Late-in-life changes among a group of sixtysomething Cambridge friends is the focus of this world preem at Beantown's Huntington Theater Company.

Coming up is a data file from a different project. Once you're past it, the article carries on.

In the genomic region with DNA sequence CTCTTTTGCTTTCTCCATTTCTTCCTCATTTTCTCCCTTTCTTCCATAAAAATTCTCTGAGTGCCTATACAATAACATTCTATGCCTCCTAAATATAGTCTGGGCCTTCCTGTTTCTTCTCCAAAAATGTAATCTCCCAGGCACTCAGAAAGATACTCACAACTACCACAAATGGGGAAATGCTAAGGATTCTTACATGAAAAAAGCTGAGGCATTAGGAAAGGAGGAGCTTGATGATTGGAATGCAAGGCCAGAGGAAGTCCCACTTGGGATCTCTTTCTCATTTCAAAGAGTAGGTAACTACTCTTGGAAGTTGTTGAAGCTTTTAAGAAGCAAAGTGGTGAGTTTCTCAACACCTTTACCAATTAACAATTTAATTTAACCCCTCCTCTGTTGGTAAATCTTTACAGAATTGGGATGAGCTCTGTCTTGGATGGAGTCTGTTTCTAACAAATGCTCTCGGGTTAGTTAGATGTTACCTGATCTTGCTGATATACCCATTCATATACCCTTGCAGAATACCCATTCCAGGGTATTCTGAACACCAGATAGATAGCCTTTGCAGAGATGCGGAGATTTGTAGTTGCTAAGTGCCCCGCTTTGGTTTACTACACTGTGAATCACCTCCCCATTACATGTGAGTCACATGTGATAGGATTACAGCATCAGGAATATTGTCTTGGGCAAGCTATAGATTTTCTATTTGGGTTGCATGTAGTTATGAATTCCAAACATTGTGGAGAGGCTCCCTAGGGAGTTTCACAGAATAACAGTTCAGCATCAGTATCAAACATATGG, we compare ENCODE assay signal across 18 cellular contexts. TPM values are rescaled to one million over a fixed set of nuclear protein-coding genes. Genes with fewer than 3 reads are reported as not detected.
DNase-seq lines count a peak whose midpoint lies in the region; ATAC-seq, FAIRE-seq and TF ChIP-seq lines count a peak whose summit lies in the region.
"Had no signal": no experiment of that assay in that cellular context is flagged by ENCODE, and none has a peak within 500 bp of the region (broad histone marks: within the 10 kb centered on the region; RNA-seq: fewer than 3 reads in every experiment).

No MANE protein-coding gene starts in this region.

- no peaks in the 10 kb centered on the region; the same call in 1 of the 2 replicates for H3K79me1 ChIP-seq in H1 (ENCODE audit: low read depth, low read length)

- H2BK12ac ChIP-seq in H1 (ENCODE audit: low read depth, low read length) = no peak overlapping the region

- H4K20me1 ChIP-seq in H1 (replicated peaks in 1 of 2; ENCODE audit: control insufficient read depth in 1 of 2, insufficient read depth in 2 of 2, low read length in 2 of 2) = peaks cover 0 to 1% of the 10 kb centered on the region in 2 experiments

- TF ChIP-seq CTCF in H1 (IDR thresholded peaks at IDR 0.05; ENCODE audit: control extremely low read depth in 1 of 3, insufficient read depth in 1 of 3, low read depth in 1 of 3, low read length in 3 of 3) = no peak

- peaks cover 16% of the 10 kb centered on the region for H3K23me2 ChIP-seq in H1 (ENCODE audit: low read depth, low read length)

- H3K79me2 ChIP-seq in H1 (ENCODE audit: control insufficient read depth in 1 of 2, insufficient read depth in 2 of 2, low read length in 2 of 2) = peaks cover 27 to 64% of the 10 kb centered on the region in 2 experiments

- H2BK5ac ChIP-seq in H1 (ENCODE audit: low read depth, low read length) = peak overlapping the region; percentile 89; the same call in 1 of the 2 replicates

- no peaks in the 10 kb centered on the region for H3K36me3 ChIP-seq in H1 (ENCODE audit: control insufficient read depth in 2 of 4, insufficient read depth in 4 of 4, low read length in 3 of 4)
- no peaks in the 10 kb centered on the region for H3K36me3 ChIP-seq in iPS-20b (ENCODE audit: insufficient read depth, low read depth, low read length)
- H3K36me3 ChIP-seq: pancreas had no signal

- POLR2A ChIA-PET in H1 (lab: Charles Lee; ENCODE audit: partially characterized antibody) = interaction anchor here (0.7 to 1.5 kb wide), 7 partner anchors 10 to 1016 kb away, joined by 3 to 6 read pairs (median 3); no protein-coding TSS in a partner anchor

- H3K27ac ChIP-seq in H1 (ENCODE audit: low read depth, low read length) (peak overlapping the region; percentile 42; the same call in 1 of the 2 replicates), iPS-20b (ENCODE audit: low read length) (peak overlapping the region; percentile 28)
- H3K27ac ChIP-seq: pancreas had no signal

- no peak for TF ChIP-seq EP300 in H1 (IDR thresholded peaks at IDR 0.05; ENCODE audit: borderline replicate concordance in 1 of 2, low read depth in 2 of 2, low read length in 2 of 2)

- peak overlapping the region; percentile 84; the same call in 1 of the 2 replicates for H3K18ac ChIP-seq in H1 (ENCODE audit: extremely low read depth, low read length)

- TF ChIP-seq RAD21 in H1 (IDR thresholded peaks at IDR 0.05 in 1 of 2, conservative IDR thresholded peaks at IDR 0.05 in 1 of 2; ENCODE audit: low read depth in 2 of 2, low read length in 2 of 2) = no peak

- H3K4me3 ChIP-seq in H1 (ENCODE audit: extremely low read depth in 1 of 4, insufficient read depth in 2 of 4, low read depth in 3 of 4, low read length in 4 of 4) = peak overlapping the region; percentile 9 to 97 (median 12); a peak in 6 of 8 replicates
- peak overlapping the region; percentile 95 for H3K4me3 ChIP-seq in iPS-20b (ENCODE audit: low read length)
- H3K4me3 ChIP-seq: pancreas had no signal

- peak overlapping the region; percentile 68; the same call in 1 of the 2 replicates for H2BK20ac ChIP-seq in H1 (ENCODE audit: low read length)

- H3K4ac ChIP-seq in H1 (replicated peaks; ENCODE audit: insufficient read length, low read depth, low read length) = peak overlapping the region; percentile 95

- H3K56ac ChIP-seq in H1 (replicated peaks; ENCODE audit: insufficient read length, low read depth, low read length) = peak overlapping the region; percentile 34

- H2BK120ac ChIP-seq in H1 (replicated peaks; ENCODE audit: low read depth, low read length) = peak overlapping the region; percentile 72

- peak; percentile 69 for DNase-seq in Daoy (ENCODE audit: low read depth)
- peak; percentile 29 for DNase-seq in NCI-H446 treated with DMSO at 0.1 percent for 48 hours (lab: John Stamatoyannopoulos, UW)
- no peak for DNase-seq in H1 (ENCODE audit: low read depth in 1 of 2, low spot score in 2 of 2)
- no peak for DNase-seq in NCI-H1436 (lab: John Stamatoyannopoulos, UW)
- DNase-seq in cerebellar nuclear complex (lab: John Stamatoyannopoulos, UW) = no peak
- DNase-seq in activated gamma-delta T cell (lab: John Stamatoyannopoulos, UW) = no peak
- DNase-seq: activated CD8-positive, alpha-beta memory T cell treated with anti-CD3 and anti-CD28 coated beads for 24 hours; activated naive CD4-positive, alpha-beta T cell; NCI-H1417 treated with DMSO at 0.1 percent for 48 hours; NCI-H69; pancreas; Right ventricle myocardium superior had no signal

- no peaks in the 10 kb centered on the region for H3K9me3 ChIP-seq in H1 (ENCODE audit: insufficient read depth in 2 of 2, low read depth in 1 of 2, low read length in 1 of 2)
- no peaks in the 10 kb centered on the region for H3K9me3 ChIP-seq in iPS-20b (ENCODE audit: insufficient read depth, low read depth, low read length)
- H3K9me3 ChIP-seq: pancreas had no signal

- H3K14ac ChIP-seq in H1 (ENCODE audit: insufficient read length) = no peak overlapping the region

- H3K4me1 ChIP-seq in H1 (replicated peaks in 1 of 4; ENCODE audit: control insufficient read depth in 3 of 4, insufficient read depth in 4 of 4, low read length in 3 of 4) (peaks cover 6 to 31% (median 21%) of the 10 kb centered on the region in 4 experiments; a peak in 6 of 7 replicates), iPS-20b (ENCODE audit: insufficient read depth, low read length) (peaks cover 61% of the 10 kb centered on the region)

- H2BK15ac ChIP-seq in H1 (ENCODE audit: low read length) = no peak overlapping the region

Late-in-life changes among a group of sixtysomething Cambridge friends is the focus of this world preem at Beantown’s Huntington Theater Company. But even if it taps into a potentially rich demographic, “Before I Leave You” proves a superficially written and poorly staged production that smacks of lower-the-bar provincialism.This creaky, clunky work by local playwright Rosanna Yamagiwa Alfaro diminishes the reputation the Huntington has established in the development of new plays and writers (most recently the excellent “Sons of the Prophet”). How such a shoddy piece of playwriting made it to the main stage of a major regional is the biggest mystery surrounding a play that has none. One feels for the actors (well, most of them) who are stuck with stilted dialogue, one-note characters and a plot that can be easily surmised as soon as it is set up. Helmer Jonathan Silverstein (“The Temperamentals”) is also at a loss, providing rudimentary staging that leaves his actors stranded. Allen Moyer’s set design of towers of white bookcases looks like it’s trying to impose a metaphor on a play that has little meaning. “Before I Leave You” centers on a quartet of elder friends around Harvard: Jeremy (Ross Bickell), an esteemed writer who has had some recent health problems; his chatterbox sister Trish (Karen MacDonald) who is living with her sibling temporarily; his best friend and fellow professor Koji (an awkward, wooden performance by Glenn Kubota) and the professor’s wife, Emily (Kippy Goldfarb), whom the writer has been in love with for years, unbeknownst to everyone except the audience. The tensions between the autocratic Asian father and his likable but aimless son Peter (Alexis Camins) provides most of the conflict. As everyone frets about Jeremy’s health, several characters make well-telegraphed changes to their lives. Themes of Asian identity, responsibility and following-one’s-bliss are only lightly examined here, with neither insight nor grace. Camins offers a bit of charm, and Bickell and Goldfarb manage to retain some dignity. But otherwise “Before I Leave” reps a Huntington low point.